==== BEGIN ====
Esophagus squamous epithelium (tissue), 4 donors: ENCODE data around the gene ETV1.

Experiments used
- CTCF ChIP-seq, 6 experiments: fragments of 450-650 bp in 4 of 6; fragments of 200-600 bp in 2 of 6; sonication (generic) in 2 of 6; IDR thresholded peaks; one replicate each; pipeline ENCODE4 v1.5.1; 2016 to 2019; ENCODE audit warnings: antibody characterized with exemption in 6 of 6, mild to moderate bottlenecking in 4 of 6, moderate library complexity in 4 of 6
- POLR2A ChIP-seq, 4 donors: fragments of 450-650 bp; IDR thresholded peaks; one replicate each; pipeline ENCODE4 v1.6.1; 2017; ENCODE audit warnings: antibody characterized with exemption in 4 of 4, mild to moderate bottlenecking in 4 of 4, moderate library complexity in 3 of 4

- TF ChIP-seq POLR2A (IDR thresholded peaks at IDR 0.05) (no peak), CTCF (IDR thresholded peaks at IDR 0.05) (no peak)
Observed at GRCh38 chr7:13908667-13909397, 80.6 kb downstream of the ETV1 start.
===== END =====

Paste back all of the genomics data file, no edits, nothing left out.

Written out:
Esophagus squamous epithelium (tissue), 4 donors: ENCODE data around the gene ETV1.

Experiments used
- CTCF ChIP-seq, 6 experiments: fragments of 450-650 bp in 4 of 6; fragments of 200-600 bp in 2 of 6; sonication (generic) in 2 of 6; IDR thresholded peaks; one replicate each; pipeline ENCODE4 v1.5.1; 2016 to 2019; ENCODE audit warnings: antibody characterized with exemption in 6 of 6, mild to moderate bottlenecking in 4 of 6, moderate library complexity in 4 of 6
- POLR2A ChIP-seq, 4 donors: fragments of 450-650 bp; IDR thresholded peaks; one replicate each; pipeline ENCODE4 v1.6.1; 2017; ENCODE audit warnings: antibody characterized with exemption in 4 of 4, mild to moderate bottlenecking in 4 of 4, moderate library complexity in 3 of 4

- TF ChIP-seq POLR2A (IDR thresholded peaks at IDR 0.05) (no peak), CTCF (IDR thresholded peaks at IDR 0.05) (no peak)
Observed at GRCh38 chr7:13908667-13909397, 80.6 kb downstream of the ETV1 start.